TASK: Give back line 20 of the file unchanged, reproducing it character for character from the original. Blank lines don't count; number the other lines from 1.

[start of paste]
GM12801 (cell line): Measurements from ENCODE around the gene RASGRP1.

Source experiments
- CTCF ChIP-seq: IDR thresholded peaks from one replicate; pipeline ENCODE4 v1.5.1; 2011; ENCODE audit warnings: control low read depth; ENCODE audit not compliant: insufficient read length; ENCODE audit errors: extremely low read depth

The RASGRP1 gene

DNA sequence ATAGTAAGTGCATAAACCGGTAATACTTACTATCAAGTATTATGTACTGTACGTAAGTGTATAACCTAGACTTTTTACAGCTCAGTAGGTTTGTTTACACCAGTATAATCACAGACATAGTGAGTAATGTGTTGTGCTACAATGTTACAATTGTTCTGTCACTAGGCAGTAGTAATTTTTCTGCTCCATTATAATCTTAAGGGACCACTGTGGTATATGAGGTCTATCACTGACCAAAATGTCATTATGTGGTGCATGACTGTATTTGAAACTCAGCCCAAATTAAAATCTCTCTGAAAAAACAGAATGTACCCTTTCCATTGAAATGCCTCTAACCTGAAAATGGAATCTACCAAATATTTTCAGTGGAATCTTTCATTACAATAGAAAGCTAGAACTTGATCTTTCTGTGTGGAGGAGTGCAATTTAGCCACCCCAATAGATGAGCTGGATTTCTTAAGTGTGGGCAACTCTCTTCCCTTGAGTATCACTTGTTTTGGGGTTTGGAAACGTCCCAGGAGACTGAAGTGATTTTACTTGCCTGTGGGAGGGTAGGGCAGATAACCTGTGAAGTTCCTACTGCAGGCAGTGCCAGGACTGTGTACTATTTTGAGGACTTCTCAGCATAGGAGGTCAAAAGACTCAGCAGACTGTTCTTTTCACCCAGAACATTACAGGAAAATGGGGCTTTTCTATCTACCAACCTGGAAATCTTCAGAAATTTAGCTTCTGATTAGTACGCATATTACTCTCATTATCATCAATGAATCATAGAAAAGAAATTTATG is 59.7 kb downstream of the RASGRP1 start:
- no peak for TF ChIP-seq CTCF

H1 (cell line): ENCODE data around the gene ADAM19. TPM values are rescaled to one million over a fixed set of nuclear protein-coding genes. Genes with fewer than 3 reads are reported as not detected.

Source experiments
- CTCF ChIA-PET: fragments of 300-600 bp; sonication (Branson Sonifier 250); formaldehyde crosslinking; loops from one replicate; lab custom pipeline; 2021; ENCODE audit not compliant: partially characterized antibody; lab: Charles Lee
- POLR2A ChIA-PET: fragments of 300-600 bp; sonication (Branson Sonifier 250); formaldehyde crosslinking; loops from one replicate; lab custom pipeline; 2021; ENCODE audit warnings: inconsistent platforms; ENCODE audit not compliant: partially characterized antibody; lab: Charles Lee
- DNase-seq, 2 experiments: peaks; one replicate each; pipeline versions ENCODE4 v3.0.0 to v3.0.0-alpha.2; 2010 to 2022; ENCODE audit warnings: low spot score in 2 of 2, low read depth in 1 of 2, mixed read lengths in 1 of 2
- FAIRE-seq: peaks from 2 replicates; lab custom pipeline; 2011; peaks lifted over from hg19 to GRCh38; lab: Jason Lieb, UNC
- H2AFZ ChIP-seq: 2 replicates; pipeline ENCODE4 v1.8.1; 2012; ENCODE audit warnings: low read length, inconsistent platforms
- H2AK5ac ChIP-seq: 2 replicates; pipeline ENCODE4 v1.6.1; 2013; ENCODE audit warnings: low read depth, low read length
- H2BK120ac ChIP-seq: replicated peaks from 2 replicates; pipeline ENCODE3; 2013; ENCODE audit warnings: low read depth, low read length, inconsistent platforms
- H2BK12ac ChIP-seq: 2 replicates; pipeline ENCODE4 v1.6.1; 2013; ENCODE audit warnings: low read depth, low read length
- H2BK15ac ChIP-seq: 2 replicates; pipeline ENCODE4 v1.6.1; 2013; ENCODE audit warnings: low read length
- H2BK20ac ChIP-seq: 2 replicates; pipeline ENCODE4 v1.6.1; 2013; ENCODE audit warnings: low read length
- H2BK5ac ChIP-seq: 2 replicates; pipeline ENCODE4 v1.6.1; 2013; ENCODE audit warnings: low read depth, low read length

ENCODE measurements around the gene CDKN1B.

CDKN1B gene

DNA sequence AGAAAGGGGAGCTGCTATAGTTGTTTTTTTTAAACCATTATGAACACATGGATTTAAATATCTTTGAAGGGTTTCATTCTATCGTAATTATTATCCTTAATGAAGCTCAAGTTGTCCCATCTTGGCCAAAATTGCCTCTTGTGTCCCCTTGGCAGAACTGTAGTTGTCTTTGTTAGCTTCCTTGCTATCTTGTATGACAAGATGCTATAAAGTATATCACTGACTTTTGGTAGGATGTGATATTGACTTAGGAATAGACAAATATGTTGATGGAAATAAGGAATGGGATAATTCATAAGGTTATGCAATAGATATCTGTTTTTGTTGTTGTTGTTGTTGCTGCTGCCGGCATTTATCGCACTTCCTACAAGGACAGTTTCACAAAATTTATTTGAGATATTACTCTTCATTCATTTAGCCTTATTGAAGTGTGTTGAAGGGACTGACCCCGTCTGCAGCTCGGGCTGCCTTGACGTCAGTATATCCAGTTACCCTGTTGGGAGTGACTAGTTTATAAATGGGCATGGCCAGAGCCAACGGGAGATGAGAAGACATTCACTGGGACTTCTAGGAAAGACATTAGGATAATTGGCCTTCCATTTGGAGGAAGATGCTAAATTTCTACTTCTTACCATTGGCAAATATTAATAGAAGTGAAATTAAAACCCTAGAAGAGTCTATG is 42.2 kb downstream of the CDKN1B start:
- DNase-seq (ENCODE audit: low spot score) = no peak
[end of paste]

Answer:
ENCODE measurements around the gene CDKN1B.